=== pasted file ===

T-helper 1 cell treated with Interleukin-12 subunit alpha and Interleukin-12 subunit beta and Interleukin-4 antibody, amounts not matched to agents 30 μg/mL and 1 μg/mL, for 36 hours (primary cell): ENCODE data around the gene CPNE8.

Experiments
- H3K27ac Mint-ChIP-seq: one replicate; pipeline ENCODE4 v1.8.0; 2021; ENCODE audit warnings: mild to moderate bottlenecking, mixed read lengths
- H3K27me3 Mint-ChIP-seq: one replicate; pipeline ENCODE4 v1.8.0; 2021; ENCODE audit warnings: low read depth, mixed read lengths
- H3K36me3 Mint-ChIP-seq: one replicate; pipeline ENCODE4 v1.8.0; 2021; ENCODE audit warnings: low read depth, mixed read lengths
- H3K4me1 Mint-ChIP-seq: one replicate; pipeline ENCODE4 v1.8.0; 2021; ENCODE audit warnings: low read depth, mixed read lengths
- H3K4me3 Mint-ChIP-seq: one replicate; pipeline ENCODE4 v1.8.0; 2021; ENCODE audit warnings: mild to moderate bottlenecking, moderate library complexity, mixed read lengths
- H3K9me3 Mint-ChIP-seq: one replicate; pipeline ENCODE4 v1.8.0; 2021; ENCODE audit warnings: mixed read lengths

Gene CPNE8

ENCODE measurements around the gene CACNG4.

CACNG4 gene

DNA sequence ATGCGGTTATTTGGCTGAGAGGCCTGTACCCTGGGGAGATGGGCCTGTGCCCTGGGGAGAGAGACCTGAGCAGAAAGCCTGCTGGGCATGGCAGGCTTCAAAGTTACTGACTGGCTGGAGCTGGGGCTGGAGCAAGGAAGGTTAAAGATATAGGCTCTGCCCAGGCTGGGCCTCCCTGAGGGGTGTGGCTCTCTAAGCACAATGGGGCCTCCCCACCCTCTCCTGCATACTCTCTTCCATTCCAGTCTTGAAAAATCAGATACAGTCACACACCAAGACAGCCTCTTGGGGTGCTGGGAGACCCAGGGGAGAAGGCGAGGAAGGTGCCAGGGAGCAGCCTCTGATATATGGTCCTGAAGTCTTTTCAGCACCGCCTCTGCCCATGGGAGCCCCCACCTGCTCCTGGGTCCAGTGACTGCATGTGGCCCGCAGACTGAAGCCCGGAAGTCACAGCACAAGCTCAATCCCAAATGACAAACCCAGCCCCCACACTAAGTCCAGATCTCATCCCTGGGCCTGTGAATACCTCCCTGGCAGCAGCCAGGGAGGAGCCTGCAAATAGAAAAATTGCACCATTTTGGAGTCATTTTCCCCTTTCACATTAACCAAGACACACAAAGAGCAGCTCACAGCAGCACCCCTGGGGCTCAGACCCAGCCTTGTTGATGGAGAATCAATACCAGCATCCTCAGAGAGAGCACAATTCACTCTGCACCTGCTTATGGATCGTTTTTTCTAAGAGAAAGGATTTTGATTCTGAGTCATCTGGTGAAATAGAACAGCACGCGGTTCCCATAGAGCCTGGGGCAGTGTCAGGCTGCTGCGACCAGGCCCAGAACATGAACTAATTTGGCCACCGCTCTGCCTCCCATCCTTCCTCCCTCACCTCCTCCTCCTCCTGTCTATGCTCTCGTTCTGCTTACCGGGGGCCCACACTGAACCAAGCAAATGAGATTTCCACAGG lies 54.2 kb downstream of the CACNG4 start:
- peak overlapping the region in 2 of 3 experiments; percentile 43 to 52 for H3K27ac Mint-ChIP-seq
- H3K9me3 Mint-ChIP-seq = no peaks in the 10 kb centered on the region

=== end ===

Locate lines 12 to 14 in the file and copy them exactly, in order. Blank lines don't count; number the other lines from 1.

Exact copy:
DNA sequence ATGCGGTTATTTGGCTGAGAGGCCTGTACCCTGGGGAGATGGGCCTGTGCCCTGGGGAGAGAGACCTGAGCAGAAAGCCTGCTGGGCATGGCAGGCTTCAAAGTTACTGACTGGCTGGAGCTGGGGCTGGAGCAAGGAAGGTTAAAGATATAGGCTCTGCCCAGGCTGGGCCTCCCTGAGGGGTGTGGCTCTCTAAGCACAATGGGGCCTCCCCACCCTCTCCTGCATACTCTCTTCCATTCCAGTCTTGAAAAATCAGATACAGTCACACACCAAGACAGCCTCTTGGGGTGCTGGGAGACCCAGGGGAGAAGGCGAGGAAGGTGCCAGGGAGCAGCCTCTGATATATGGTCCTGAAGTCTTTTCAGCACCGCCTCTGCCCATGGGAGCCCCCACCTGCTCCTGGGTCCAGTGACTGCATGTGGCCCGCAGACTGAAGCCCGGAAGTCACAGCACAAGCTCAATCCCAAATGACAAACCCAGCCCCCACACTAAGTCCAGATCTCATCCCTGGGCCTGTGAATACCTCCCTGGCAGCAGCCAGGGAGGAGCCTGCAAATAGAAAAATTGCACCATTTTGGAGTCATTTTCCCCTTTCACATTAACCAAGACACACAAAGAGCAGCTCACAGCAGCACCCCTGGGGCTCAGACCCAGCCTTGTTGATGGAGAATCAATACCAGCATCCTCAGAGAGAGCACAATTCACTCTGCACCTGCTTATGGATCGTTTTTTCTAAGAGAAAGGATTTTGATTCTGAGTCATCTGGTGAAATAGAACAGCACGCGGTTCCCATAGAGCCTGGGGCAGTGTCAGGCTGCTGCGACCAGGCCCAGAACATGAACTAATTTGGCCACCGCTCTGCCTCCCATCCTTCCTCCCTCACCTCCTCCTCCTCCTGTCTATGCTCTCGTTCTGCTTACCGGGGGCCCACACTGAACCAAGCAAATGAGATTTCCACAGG lies 54.2 kb downstream of the CACNG4 start:
- peak overlapping the region in 2 of 3 experiments; percentile 43 to 52 for H3K27ac Mint-ChIP-seq
- H3K9me3 Mint-ChIP-seq = no peaks in the 10 kb centered on the region